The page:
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Eastman Kodak Shuts Down Qualex Photofinishing Division



In Jerry Lansky's January 2008 On-Site column, in PTN, he noted that Qualex, Inc., a wholly owned subsidiary of Eastman Kodak...bills itself on its website as "the largest wholesale and on-site photofinishing company in the world."

That statement is soon going to change.

Eastman Kodak announced the closure if its remaining Qualex photofinishing labs this past December. The company had closed all but three Qualex wholesale labs earlier in 2008. The final pickup and delivery of film by Qualex to its retail customers will occur by the end of March 2009, giving those retailers a few months to come up with an alternative photofinishing solution.

Brad Kruchten, vice president and general manager for Retail Printing Soutions, for Eastman Kodak, said that the company contacted the retailers who would be affected by this decision at the time the press release was distributed, announcing Qualex would be shutting down its wholesale photofinishing. The press release was dated December 16, 2008.

According to Kruchten, Qualex has offered to help its customers in finding new options for their photofinishing needs. He said that the date of March 31, 2009 would give Qualex's customers plenty of time to make new arrangements for their photofinishing needs.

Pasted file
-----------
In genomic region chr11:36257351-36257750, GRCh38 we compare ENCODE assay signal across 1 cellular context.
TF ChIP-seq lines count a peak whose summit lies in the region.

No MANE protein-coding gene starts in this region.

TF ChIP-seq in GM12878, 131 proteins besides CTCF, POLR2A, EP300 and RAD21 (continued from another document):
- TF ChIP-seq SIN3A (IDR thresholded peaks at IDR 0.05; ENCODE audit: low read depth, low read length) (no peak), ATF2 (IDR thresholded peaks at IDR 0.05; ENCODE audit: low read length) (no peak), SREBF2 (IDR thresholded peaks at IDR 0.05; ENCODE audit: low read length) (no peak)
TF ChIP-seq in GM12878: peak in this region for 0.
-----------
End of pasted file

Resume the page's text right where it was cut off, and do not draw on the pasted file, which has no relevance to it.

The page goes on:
Six or seven years ago Qualex labs were pumping out about 300 million rolls a year. Qualex currier's would make daily pickups and deliveries to its retail customers, sometimes twice a day for the larger, busier customers. That number dropped to about 30 million earlier this year. And, those daily visits to retailers for pickup and delivery have since dropped to two-day service.

Speaking to Qualex president Mark DeSimone, for an article in the beginning of 2008, Jerry Lansky reported that at the time, Qualex served about 30,000 retail locations a day. As for the ubiquitous Kodak drop box, it, like the telephone booth, is rapidly diminishing in number.

At one time there were about 50,000 drop-boxes for Qualex photofinishing, and in that article, DeSimone explained the number is only half of what it once was.

However even though consumers are still dropping [some] film into the drop boxes, it was no guarantee that the film would make it to Qualex's labs for processing.

In Lansky's On-Site column, dated June 2004, "Brad Kruchten acknowledged that massers with equipment are more likely to drive rolls to their own machines rather than back to Qualex--compounding Qualex's problems. Since the equipment investment has been made, store management would be inclined to process on-site."

"The Qualex shutdown should come as no surprise. After all, they have been closing plants every year from the time of their peak of about 100 locations 12-15 years ago, following a major acquisition program, to about a dozen two years ago," said Lansky, in reaction to the news that Qualex would be shuttering its photofinishing doors.

"Qualex's huge film processing operation was faced with the same shift to digital as the smallest one-hour lab. But its massive infrastructure of physical facilities, pick-up/delivery services to some 35,000 drop boxes and administrative and executive personnel structure could not be sustained in light of digital, the overall economic conditions and the excessive pressure on Kodak to boost financial performance," added Lansky.